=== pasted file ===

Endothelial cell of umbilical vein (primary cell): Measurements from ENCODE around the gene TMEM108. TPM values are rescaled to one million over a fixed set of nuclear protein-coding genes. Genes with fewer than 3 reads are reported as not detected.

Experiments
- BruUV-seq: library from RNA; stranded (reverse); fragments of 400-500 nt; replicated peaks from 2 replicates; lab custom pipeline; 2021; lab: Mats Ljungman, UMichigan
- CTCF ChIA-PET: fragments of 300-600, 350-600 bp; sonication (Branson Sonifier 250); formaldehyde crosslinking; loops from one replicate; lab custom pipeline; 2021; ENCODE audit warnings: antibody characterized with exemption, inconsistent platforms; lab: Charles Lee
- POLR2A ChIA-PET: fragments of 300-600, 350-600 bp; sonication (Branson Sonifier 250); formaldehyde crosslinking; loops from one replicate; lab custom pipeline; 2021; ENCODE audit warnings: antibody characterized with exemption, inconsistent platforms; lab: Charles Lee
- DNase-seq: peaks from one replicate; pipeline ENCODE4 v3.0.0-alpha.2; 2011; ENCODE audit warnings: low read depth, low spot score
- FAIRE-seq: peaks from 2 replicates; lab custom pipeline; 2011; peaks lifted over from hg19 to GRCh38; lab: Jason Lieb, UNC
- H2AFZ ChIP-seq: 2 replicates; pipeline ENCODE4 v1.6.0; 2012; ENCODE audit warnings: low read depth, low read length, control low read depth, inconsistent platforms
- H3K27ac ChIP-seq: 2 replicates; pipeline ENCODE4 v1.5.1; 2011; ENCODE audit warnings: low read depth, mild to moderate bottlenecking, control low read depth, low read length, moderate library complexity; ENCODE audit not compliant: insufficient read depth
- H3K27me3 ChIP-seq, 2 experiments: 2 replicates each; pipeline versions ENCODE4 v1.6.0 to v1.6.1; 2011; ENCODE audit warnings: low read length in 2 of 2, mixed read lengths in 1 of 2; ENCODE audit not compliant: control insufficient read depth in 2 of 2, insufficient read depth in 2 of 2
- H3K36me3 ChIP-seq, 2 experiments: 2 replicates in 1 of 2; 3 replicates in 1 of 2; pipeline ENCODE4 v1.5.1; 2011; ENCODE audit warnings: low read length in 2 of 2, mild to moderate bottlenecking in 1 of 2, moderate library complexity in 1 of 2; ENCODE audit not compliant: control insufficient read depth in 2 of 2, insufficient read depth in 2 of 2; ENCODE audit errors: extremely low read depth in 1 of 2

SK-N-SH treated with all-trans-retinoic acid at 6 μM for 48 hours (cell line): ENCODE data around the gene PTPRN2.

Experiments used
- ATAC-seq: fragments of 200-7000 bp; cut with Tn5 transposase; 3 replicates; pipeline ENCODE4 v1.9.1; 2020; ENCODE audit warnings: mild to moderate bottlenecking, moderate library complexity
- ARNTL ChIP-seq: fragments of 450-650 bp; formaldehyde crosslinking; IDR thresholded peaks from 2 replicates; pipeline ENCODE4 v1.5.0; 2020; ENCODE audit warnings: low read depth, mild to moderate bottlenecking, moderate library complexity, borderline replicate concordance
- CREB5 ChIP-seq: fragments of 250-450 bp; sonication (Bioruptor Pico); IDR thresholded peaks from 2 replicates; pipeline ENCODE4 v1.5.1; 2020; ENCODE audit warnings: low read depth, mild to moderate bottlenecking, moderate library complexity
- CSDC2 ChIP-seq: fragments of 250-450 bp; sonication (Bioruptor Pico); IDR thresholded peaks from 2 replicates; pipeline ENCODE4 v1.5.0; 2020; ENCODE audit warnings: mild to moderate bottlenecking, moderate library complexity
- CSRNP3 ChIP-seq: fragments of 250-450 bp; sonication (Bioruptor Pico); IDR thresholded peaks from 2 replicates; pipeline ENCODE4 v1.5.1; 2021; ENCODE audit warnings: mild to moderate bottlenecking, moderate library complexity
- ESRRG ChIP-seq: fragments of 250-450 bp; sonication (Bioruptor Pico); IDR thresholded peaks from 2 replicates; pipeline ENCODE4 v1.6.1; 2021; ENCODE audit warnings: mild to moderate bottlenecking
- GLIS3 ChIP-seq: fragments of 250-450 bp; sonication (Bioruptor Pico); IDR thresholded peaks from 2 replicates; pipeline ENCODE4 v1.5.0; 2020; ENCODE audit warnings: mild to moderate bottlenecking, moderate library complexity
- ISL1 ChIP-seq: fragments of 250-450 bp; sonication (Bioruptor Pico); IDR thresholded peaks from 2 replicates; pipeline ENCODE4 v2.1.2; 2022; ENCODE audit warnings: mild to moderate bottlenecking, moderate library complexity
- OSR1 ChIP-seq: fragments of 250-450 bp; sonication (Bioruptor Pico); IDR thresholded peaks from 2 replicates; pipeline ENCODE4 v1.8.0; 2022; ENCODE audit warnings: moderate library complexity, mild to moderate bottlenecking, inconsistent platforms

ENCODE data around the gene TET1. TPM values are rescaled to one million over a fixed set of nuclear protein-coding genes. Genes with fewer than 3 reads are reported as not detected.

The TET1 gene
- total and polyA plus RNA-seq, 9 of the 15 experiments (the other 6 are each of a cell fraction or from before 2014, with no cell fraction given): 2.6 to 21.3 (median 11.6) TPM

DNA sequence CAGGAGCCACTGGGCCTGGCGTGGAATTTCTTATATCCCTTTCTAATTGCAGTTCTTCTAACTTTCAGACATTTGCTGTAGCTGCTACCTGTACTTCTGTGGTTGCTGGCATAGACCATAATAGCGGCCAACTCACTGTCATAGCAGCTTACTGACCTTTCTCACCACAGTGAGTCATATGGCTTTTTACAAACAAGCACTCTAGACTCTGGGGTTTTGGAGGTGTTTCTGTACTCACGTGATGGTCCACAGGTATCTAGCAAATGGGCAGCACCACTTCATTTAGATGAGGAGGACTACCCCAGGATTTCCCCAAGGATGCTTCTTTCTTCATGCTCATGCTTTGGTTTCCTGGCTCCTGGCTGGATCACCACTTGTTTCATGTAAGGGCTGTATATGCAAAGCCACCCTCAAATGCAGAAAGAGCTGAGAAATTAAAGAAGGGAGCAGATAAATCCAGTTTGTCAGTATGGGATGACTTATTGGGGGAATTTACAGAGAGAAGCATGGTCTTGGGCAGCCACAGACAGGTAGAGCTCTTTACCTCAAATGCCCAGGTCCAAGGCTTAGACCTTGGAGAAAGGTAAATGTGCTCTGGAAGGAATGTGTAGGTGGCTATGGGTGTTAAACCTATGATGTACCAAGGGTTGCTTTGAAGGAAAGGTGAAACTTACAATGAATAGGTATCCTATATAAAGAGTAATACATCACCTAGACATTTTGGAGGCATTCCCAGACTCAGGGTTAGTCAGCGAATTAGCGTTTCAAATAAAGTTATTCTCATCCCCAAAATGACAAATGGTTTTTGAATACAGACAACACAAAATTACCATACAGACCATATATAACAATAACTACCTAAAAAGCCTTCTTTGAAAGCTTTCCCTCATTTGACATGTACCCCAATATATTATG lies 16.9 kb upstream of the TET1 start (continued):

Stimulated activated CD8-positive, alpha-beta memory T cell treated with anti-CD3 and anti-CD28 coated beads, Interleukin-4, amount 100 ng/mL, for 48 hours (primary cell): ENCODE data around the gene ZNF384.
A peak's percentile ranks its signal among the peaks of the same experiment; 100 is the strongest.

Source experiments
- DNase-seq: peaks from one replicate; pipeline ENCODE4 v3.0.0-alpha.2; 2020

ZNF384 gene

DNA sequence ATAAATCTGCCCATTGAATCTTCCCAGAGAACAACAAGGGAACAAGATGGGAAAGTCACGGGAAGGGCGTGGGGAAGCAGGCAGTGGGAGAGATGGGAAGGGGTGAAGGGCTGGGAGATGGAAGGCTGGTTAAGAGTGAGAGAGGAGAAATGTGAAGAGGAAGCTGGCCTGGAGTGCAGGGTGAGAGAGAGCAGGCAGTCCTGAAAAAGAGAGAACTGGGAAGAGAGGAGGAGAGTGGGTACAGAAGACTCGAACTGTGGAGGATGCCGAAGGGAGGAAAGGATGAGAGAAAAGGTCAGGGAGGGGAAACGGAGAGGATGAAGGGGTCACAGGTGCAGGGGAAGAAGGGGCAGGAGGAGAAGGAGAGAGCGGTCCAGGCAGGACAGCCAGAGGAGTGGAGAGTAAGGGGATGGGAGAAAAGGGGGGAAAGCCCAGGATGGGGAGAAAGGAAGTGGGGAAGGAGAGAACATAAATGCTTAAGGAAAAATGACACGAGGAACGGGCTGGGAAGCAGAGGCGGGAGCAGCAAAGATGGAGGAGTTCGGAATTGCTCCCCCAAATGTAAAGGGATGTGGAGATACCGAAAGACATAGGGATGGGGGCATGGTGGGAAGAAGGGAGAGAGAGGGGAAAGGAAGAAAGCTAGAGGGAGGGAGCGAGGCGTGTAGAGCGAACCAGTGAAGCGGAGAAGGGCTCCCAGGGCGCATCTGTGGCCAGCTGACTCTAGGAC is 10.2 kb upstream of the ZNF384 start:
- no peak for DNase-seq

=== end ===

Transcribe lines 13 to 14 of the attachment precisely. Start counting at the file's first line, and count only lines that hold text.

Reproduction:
Experiments used
- ATAC-seq: fragments of 200-7000 bp; cut with Tn5 transposase; 3 replicates; pipeline ENCODE4 v1.9.1; 2020; ENCODE audit warnings: mild to moderate bottlenecking, moderate library complexity